By Patrick Markey
ISTANBUL (Reuters) – The last time U.S. Vice President Joe Biden flew to Turkey, in January, he had a stern message for President Tayyip Erdogan: his model of Islamic democracy was setting a bad example by intimidating media and threatening academics.
But his tone was markedly different when he arrived in Ankara on Wednesday, weeks after a failed coup in Turkey that has strained relations between the two countries, and he appeared to be in diplomatic damage-limitation mode.
Turkish officials have been incensed by the concerns expressed by Washington and European capitals about Ankara’s subsequent crackdown on suspected plotters, but what they perceive as indifference to the coup attempt itself.
A weakening of the U.S.-Turkish alliance is a concern for the United States, which is counting on support from Turkey – which has NATO’s second-biggest military – in the battle against Islamic State.
American worries may have been compounded by Erdogan restoring ties with Russia and even discussing military cooperation with President Vladimir Putin.
Meeting with Erdogan and Turkey’s prime minister in Ankara on Wednesday, Biden delivered a message of alliance and conciliation.
“Let me say it for one last time: The American people stand with you … Barack Obama was one of the first people you called. But I do apologize. I wish I could have been here earlier,” Biden said.
He said U.S. officials would cooperate in investigating evidence against Fethullah Gulen, the U.S.-based cleric Erdogan has blamed for masterminding the coup bid with his followers.
Erdogan has demanded that Washington hand over Gulen, who has denied any involvement in the coup, but U.S. authorities have said Turkey must first provide evidence of his wrongdoing.
Hours before Biden arrived, in a timely illustration of the role Turkey plays in the fight against Islamic State, Turkish forces backed by U.S.-led coalition jets launched a major push across the border into northern Syria to drive the jihadist group out of the frontier town of Jarablus.
Former Supreme Allied Commander at NATO, Admiral James Stavridis, said the key to U.S. ties with Turkey was balancing realist and idealist tensions, between the need for a strong, regional NATO ally and drawing attention to human rights.
“The vice president’s visit is an effort to find the right setting on the dial, and will somewhat disappoint those who want a more black-and-white stance on human rights,” said Stavridis, now dean at the Fletcher School of Law and Diplomacy at Tufts.
“But given the huge geopolitical issues at play, my sense is he hit the right notes.”
Since the attempted coup – in which more than 240 people were killed – Turkish authorities have dismissed or suspended tens of thousands of military personnel, civil servants and judges suspected of ties to Gulen’s network. Around 40,000 people have been formally arrested for links to the coup.
Turkey’s ties with the European Union have also been strained by the reaction to the government crackdown. EU officials, like Washington, have expressed concerns about the scale of the purge and urged Ankara to uphold the rule of law.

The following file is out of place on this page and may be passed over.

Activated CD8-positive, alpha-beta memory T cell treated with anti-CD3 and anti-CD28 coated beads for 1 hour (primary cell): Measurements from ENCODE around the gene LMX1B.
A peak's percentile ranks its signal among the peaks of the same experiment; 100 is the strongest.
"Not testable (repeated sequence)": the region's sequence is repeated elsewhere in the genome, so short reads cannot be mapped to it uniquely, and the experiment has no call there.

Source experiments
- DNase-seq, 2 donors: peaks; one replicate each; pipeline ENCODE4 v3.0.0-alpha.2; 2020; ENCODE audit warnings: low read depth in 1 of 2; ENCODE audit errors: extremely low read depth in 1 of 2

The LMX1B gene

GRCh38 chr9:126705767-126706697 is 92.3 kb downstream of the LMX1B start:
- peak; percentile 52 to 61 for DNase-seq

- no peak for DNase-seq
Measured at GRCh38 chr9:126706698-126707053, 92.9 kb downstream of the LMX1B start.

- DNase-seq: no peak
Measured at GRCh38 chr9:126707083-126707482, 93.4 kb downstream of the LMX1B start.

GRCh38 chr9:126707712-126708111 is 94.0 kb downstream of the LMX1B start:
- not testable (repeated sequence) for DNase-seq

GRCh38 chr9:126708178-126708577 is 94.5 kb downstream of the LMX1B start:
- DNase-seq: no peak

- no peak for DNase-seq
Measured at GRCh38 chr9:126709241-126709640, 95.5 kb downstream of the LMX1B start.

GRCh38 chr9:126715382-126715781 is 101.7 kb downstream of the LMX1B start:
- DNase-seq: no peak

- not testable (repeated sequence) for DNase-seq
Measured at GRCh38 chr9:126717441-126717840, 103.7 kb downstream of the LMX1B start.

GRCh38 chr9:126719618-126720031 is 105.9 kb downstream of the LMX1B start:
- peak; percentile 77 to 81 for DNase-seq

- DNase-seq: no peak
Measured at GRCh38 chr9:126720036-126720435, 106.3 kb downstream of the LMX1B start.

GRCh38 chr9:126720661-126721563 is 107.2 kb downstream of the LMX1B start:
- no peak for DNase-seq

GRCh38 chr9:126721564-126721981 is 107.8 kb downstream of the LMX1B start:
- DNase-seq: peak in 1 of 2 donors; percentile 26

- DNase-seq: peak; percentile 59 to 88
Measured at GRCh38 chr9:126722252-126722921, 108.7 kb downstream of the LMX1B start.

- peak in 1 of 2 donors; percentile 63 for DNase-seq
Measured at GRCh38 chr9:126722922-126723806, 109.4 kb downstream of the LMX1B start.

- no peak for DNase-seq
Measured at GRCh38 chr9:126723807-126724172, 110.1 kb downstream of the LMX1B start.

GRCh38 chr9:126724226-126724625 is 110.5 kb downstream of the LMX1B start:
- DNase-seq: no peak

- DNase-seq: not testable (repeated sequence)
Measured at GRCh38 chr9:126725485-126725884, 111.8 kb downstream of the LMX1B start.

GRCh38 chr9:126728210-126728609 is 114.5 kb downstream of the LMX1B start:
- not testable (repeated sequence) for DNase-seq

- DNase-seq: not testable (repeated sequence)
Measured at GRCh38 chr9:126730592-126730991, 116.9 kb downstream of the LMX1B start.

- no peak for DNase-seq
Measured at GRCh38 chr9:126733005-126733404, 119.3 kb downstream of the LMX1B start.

The rift has increased tensions over an EU deal with Turkey to help tackle Europe’s migrant crisis – the other powerful piece of leverage Erdogan holds with the West.
Ankara has warned that Turkey could walk away from its promise to stem the flow of illegal migrants to Europe if the European Union fails to grant Turks visa-free travel in October.
European officials have in the past often chided Erdogan for what his opponents say is creeping authoritarianism and an intolerance of dissent, including the jailing of critical journalists – charges denied by the Turkish leader.
But those who have visited Turkey over the past two weeks have, like Biden, taken a more conciliatory tone.
Even before the diplomatic tensions in the aftermath of the coup, U.S.-Turkish relations were complex and sensitive.
The two NATO members work together against Islamic State in Syria. However Turkey backs Syrian rebels in a drive to oust the jihadist group, but also to halt the advance of a U.S.-backed force of mainly Kurdish fighters who Ankara views as allies of Kurdish insurgents on its own soil.
The dual nature of Turkey’s security concerns in neighboring Syria was underlined by its U.S.-backed incursion this week, which it said was as much about stopping Kurdish militia seizing territory as it was about eliminating Islamic State.
One U.S. official said Biden’s trip was in part to correct the impression among some Turks that Washington somehow endorsed the attempted coup, and also make clear the U.S. government understands the trauma of the putsch for Turkey.
“The vice president’s empathy was genuine and important for the people of Turkey to hear. At a time of great uncertainty, it is important to remind friends you have their back,” said the official, who spoke on condition of anonymity.
Biden visited the parliament building in Ankara bombed during the coup by rogue pilots in commandeered jets, expressing dismay at the loss of life.
Erdogan acknowledged the importance of the alliance between Turkey and the United States and welcomed Biden’s message of solidarity. But he dismissed the vice-president’s comments that a U.S. federal court must decide whether Gulen should be sent to Turkey, instead demanding the cleric be handed over immediately.
“What an opportunity he and the U.S. administration wasted,” Daily Sabah, pro-government newspaper wrote in an editorial this week. “Did he take this long trip to Turkey merely to say ‘It’s in the hand of the courts’? Couldn’t a simple intern in his office have conveyed the same message without creating all this fuss?”
(Additional reporting by Jeff Mason and Cagan Uslu; Editing by Nick Tattersall and Pravin Char)